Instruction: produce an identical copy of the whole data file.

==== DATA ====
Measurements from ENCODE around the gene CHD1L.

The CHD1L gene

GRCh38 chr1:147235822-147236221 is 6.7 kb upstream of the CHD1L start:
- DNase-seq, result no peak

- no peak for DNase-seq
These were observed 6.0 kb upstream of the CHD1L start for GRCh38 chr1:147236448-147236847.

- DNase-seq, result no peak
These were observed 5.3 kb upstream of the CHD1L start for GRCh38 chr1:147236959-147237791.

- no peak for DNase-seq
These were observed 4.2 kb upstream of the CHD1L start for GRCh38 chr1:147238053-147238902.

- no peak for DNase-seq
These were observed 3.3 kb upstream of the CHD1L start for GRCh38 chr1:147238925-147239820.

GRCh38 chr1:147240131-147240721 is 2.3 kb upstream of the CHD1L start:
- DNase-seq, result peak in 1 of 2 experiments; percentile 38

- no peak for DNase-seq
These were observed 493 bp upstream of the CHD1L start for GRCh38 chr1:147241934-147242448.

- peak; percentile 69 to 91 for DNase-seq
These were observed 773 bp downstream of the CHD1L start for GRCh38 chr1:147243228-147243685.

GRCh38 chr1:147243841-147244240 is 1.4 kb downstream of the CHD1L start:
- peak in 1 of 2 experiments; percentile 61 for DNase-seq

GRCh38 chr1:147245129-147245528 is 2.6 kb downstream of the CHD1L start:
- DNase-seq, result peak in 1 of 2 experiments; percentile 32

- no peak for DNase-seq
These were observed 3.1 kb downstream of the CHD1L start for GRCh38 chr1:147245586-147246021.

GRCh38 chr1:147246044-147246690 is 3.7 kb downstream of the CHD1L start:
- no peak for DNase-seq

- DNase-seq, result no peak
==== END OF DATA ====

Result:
Measurements from ENCODE around the gene CHD1L.

The CHD1L gene

GRCh38 chr1:147235822-147236221 is 6.7 kb upstream of the CHD1L start:
- DNase-seq, result no peak

- no peak for DNase-seq
These were observed 6.0 kb upstream of the CHD1L start for GRCh38 chr1:147236448-147236847.

- DNase-seq, result no peak
These were observed 5.3 kb upstream of the CHD1L start for GRCh38 chr1:147236959-147237791.

- no peak for DNase-seq
These were observed 4.2 kb upstream of the CHD1L start for GRCh38 chr1:147238053-147238902.

- no peak for DNase-seq
These were observed 3.3 kb upstream of the CHD1L start for GRCh38 chr1:147238925-147239820.

GRCh38 chr1:147240131-147240721 is 2.3 kb upstream of the CHD1L start:
- DNase-seq, result peak in 1 of 2 experiments; percentile 38

- no peak for DNase-seq
These were observed 493 bp upstream of the CHD1L start for GRCh38 chr1:147241934-147242448.

- peak; percentile 69 to 91 for DNase-seq
These were observed 773 bp downstream of the CHD1L start for GRCh38 chr1:147243228-147243685.

GRCh38 chr1:147243841-147244240 is 1.4 kb downstream of the CHD1L start:
- peak in 1 of 2 experiments; percentile 61 for DNase-seq

GRCh38 chr1:147245129-147245528 is 2.6 kb downstream of the CHD1L start:
- DNase-seq, result peak in 1 of 2 experiments; percentile 32

- no peak for DNase-seq
These were observed 3.1 kb downstream of the CHD1L start for GRCh38 chr1:147245586-147246021.

GRCh38 chr1:147246044-147246690 is 3.7 kb downstream of the CHD1L start:
- no peak for DNase-seq

- DNase-seq, result no peak